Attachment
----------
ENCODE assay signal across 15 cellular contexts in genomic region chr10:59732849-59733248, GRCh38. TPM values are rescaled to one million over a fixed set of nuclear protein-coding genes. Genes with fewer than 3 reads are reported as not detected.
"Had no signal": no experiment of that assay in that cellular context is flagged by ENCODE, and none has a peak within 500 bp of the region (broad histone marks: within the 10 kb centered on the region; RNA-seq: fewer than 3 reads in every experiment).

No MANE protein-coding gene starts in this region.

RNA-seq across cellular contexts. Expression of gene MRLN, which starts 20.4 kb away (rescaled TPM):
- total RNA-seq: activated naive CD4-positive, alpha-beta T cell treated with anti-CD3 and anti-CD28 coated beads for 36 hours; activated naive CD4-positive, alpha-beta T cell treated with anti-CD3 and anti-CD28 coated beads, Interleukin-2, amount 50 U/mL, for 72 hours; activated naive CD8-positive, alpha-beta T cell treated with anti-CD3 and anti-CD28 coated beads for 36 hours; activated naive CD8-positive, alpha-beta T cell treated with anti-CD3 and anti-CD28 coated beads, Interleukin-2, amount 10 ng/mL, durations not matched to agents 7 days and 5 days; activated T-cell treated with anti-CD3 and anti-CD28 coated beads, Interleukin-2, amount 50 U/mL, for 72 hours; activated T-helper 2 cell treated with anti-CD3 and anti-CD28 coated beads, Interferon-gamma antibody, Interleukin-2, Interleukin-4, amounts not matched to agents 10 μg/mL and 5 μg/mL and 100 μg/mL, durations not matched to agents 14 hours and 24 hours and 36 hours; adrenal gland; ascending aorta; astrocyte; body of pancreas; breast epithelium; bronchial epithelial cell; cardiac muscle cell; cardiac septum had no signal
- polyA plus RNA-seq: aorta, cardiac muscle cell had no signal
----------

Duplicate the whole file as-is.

ENCODE assay signal across 15 cellular contexts in genomic region chr10:59732849-59733248, GRCh38. TPM values are rescaled to one million over a fixed set of nuclear protein-coding genes. Genes with fewer than 3 reads are reported as not detected.
"Had no signal": no experiment of that assay in that cellular context is flagged by ENCODE, and none has a peak within 500 bp of the region (broad histone marks: within the 10 kb centered on the region; RNA-seq: fewer than 3 reads in every experiment).

No MANE protein-coding gene starts in this region.

RNA-seq across cellular contexts. Expression of gene MRLN, which starts 20.4 kb away (rescaled TPM):
- total RNA-seq: activated naive CD4-positive, alpha-beta T cell treated with anti-CD3 and anti-CD28 coated beads for 36 hours; activated naive CD4-positive, alpha-beta T cell treated with anti-CD3 and anti-CD28 coated beads, Interleukin-2, amount 50 U/mL, for 72 hours; activated naive CD8-positive, alpha-beta T cell treated with anti-CD3 and anti-CD28 coated beads for 36 hours; activated naive CD8-positive, alpha-beta T cell treated with anti-CD3 and anti-CD28 coated beads, Interleukin-2, amount 10 ng/mL, durations not matched to agents 7 days and 5 days; activated T-cell treated with anti-CD3 and anti-CD28 coated beads, Interleukin-2, amount 50 U/mL, for 72 hours; activated T-helper 2 cell treated with anti-CD3 and anti-CD28 coated beads, Interferon-gamma antibody, Interleukin-2, Interleukin-4, amounts not matched to agents 10 μg/mL and 5 μg/mL and 100 μg/mL, durations not matched to agents 14 hours and 24 hours and 36 hours; adrenal gland; ascending aorta; astrocyte; body of pancreas; breast epithelium; bronchial epithelial cell; cardiac muscle cell; cardiac septum had no signal
- polyA plus RNA-seq: aorta, cardiac muscle cell had no signal